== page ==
'Britannia' pacific 70013 Oliver Cromwell restarting from Crewe with train 1Z22, 06:40 Leicester to Carlisle 'Cumbrian Mountain Express' via Shap and return via Settle & Carlisle on 19 March. Picture by Tim Fenton, who writes: 'For a "midweek" tour, there was a very high turnout of enthusiasts - perhaps better than some Saturdays. This could be because it's the first tour the loco has worked out of Crewe since its recent restoration. Having seen the size of the gallery of photographers, I'm bracing myself for Tornado next month (that tour has been sold out for some weeks now).'
This picture was taken by Cliff Gallimore out on the main line just north of Crewe at Coppenhall Moss working hard on the down slow line. Cliff writes: my view was almost obliterated by the passing of train 6K32, Warrington Yard to Stoke Marcroft, formed of wagons for repair, hauled by 66 035 - so a very much last second shot. I think this was a first time that a Britannia loco has hauled a passenger express over Shap since 1967.'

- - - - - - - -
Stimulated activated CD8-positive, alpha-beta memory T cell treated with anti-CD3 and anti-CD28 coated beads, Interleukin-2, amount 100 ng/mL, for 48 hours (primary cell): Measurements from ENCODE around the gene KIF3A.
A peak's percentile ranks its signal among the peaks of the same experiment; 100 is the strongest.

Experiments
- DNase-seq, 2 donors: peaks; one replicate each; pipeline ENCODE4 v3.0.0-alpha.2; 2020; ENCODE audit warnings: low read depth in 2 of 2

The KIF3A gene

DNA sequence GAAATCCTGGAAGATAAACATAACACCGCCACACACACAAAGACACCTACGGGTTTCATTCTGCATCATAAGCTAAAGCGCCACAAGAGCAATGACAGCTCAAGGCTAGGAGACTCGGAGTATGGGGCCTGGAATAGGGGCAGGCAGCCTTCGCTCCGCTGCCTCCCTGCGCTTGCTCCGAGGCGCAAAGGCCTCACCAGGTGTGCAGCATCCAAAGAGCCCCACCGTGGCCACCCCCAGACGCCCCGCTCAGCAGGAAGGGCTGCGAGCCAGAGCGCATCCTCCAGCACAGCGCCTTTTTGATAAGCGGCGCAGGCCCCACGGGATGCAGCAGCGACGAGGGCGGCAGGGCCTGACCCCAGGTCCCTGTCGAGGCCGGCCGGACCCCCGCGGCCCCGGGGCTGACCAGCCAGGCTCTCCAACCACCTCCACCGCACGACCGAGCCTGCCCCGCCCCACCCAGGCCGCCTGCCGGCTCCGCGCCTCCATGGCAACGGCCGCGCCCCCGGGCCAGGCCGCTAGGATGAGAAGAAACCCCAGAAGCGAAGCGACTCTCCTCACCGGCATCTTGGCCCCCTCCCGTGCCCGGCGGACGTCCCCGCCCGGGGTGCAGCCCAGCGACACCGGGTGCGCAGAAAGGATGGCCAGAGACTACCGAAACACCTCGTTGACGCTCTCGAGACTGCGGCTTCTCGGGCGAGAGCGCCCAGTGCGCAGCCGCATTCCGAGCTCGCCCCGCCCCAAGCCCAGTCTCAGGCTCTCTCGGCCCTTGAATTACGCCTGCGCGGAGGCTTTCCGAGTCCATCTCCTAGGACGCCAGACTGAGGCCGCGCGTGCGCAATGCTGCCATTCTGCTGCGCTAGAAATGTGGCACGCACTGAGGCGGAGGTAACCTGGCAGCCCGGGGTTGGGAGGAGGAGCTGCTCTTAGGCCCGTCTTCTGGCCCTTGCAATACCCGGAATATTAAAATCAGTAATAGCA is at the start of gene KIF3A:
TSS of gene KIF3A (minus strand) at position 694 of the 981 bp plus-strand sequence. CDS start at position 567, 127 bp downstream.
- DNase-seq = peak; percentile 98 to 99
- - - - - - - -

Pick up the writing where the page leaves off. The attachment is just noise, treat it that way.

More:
Arriva to go Deutsche?
News from the world of high finance is that the Arriva company has received a '£1.2bn takeover bid' from Deutsche Bahn. Apparently Arriva have told them it's not enough, and discussions continue.
As well as running most of the buses and trains in North Wales, Arriva also have operations elsewhere in the UK (including Cross Country Trains) as well as The Netherlands, Denmark and Germany. The LNWR maintenance operation in Crewe is also part of the empire. DB are already the major shareholder in Wrexham & Shropshire, so the sale could have interesting results for integration of services.